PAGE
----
Red Zinger Mini Classics

From Wikipedia, the free encyclopedia
Jump to navigation Jump to search
Red Zinger Mini Classic
RZMC Logo by Scott Campbell Reuman (Used with permission)
Race details
DateAnnually; April–September
RegionColorado, United States
English nameRed Zinger Mini Classic
Nickname(s)RZMC, Mini Classics, "Zinger"
DisciplineBicycle Road racing series for girls and boys
CompetitionDivided by age group/gender: 10-11; 12-13; 14-15; 16-17.
TypeStage races 3-5 days each
First edition1981 (1981)
Final edition1992 (Revived 2010)

Red Zinger Mini Classics (RZMC) is a series of youth boys and girls road bicycle races held annually across the state of Colorado from 1981–1992, and revived again in 2010. The RZMC races served as an opportunity for young cyclists to get involved in the sport, and attracted hundreds of young boys and girls age 10-15 to each racing event.

History 1981-1992[edit]

This youth series was arguably the biggest youth bike racing series ever conducted in the USA. The name for the Red Zinger Mini Classic was derived from the original Red Zinger Bicycle Classic, a professional international-level bicycle race held in Colorado which later became the Coors Classic.

The RZMC youth races began as the 5-day "Mini Zinger" stage race in 1981 as the brainchild of a former Celestial Seasonings employee Ed Sandvold, who along with sons Erik & Quinn designed an event for kids that parroted the Red Zinger Classic pro/am race. They created a race magazine and clothing and other RZBC looking merchandise. Later young Erik and Quinn were joined by other youth race directors, Mike Hooker and Ron Schwartztrauber. At that time the US Cycling Federation did not have a good development system for younger cyclists interested in trying the sport. Therefore, the RZMC series allowed kids younger than 17 to get a taste of competitive road cycling.

The series grew to add several smaller 3-day stage races across the state of Colorado and also northern New Mexico. The races included the Horsetooth Stage Race (Fort Collins, CO), the Vail Stage Race (Vail/Avon, CO), Aspen Stage Race (Aspen, CO), Denver Stage Race (Denver, CO and suburbs), and the Albuquerque Stage Race (Albuquerque, NM). However, the pinnacle event each season remained the 5-day Mini Zinger stage race, which had events in several locations across the front-range of Colorado, mostly centered around the Boulder, CO area.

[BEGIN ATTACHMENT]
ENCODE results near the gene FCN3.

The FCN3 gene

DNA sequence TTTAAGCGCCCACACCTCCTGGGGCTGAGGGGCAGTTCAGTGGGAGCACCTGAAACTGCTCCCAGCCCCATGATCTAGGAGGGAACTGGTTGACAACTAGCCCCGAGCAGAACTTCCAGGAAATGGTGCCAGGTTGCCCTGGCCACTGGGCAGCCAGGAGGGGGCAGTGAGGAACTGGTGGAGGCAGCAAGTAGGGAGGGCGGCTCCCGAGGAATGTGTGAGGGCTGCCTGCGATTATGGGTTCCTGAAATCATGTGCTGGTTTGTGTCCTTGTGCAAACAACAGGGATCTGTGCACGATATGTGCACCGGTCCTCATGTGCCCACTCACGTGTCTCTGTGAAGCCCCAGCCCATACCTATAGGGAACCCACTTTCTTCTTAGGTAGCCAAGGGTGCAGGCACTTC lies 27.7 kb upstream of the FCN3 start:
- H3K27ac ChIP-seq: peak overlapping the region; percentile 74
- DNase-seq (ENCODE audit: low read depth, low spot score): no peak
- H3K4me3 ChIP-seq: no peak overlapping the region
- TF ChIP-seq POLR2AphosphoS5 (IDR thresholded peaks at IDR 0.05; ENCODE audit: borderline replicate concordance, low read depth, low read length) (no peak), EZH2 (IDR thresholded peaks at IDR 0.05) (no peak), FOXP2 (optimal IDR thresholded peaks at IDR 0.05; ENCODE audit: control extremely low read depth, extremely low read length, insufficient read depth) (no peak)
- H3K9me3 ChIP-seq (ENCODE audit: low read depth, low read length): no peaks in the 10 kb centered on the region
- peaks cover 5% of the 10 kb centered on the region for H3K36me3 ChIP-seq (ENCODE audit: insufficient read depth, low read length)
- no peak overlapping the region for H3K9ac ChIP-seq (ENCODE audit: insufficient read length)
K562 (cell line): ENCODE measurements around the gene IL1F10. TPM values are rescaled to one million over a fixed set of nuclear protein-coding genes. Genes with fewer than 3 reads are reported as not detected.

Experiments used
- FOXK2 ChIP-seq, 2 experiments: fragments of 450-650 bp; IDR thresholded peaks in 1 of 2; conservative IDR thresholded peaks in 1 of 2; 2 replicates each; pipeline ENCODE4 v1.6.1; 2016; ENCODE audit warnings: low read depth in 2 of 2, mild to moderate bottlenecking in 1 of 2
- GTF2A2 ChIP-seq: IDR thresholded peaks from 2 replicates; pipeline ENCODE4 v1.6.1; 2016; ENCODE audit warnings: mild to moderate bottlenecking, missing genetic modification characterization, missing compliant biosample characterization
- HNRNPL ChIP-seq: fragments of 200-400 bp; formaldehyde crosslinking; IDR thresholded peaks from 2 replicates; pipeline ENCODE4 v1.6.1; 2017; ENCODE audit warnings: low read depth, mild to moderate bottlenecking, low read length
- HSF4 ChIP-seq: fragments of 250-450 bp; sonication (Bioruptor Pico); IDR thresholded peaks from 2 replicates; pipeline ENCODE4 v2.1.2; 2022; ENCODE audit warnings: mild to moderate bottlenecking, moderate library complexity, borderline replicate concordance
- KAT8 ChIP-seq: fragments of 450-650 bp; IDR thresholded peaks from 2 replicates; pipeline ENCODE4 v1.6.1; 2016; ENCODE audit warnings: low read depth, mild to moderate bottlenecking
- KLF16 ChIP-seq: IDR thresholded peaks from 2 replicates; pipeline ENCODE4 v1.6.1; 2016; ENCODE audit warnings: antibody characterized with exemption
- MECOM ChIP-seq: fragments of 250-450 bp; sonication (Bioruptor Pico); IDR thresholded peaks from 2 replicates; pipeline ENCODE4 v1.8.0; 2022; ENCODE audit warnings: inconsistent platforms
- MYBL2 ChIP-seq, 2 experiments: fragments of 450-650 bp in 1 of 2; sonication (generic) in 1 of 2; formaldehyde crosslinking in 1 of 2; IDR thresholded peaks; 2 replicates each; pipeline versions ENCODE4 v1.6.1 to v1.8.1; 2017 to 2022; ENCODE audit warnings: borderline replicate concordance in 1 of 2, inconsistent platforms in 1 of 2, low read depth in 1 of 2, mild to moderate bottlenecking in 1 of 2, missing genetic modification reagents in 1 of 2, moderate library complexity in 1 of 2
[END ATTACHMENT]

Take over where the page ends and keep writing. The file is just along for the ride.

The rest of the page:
The Mini Zinger included races on some of Colorado's most famous cycling routes, such as the Morgul-Bismarck in Broomfield, CO. Some race courses were adapted as shorter versions of courses made famous by the Coors Classic.

The RZMC youth road cycling races continued until 1992, when several challenges led to the demise of the series, including competition with increasingly popular (and new at that time) mountain bike racing, reducing the number of participants in road events. For the last year of the series (1992) the RZMC series teamed up with the USCF-LAJORS program (US Cycling Federation - Lance Armstrong Junior Olympic Race Series) and had good participation, however rider commitments for a further year in 1993 were minimal and the racing series came to an end. No such youth cycling development program has since taken its place.

Revival 2010-[edit]

In 2010 a resurrection of the Red Zinger Mini Classics was planned by Jon Tarkington, Executive Director of the American Cycling Association (Tarkington raced in the Mini Classics as a teen). The two-day stage race was the first event to recreate the Mini Classic junior cycling program and was based in Silt, Colorado. Consistent with the original Mini Classics, age groups from 8–9 years old up the 17-18 were offered. The promoters, which include race promoter Bill Sommers, hope to expand the revival into a series for 2011.[1]

Legacy of RZMC[edit]

The Red Zinger Mini Classics (RZMC) youth cycling race series provided exposure to the world of cycling to hundreds of young athletes, developing a generation of young Colorado cyclists who went on to have a lifelong interest in the sport. RZMC is credited with the early development of several riders who went on to be accomplished professional cyclists including:


External links[edit]